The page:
Anthony Lockwood Surveys the Eastern Shore Islands in 1815

Jegogan and St. Mary’s River, detail of chart from Anthony Lockwood, A Brief Description of Nova Scotia with Plates of the Principal Harbors (1818)

As European shipping traffic increased along the coasts of North America, so too did efforts to chart and describe the region. Along with increasingly detailed nautical charts, written sailing directions, known as Pilot Books, also appeared with descriptions of the coast and each harbour. In Nova Scotia, one of the earliest examples of this genre of publication was written by surveyor Anthony Lockwood in 1818. Lockwood’s book, A Brief Description of Nova Scotia with Plates of the Principal Harbors, provides a snapshot of the state of settlement along the Eastern Shore in the summer and fall of 1815, when he and his survey team passed through the area.

Anthony Lockwood (1775–1855) entered the British naval service in 1791 and was stationed in a variety of locations including Curaçao and Barbados. He is perhaps best known in Canada as the Surveyor General of New Brunswick from 1819 to 1822, the conclusion of a successful career which unfortunately ended with the rapid deterioration of Lockwood’s mind and a diagnosis of madness. But between 1814 and 1818 Lockwood worked for the Surveyor General of Nova Scotia and was tasked with surveying the coasts of the province. Lockwood focused much of his attention on more heavily settled regions, but he also includes an overview of the Eastern Shore Islands area, providing a brief description of each harbour and often discussing the local population.

By 1815, when Lockwood was travelling along the Eastern Shore, the first English settler families had been living there for at least two generations. They were still few in number and even the most well-off were making only a modest living from a mix of farming, fishing, timber, and coastal trading. But the foundations were in place for many of the communities we know today.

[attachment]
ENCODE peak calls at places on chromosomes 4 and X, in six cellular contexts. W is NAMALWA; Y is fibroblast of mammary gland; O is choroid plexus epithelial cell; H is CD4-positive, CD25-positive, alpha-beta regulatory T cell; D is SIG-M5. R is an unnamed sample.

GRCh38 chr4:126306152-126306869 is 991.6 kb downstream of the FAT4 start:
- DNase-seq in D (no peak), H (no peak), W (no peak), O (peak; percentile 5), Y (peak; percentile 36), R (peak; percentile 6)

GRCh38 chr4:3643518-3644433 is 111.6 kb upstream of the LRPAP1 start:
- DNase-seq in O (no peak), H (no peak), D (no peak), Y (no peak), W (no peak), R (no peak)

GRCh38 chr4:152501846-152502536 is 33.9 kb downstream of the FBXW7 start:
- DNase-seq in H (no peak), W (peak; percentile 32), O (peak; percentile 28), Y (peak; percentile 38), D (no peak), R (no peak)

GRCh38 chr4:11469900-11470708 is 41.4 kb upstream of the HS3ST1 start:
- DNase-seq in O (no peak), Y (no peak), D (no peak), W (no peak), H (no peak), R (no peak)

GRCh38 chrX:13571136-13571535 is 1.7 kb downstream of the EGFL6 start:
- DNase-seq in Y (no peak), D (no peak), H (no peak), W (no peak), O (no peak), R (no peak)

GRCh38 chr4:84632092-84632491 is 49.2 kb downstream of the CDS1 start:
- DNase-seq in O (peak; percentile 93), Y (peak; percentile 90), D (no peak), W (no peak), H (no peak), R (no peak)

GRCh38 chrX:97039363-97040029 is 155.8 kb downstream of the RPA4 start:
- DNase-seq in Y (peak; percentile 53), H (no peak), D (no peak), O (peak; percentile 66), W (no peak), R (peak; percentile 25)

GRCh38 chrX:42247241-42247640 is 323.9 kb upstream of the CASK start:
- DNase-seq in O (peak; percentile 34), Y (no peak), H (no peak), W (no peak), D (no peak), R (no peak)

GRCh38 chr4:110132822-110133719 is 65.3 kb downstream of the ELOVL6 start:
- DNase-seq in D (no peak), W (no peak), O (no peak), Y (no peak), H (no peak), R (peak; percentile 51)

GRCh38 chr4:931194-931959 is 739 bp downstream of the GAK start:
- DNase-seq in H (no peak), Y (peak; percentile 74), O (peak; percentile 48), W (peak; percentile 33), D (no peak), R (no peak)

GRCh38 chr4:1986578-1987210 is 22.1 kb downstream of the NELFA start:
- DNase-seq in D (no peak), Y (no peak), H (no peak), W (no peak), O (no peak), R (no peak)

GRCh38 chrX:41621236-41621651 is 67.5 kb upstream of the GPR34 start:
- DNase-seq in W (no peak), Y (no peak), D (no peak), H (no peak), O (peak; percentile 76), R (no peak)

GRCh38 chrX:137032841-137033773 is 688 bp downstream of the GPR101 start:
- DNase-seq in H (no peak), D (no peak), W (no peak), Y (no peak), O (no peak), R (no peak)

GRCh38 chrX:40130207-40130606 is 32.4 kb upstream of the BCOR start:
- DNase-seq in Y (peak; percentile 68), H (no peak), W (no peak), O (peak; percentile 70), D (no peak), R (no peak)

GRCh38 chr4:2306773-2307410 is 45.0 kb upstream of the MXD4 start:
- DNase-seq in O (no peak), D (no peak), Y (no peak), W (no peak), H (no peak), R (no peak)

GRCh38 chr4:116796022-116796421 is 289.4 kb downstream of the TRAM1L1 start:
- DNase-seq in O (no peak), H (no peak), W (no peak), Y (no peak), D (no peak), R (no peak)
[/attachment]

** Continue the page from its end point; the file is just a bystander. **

Already the modern names for most harbours, islands, and headlands were apparent, even if their spelling was different. In fact, Lockwood made a special point of using what he called the “original” placenames, those known by the local settlers. Of course these placenames were hardly “original,” as they overwrote local Mi’kmaw naming. Instead what Lockwood was referring to was his effort to overturn the work of previous surveyors, notably JFW Des Barres, who assigned even newer names to many locations in an attempt to impress his patrons and superiors.

Des Barres’s Atlantic Neptune charts, based on surveys completed in the 1760s (available for view here), are otherwise considered to have been an extraordinary achievement for their time, but their value to navigators in Nova Scotia was somewhat diminished by the inclusion of these unknown placenames. As Lockwood observed, “Des Barres, in attaching to them the names of noblemen, or men in power, has made his charts of less value; and in one or two instances, has created serious blunders. Inquire of the people of Jedore for Port Egmont, or those of Sheet Harbor for Port North, they know them not, nor would they ever be induced to adopt them.”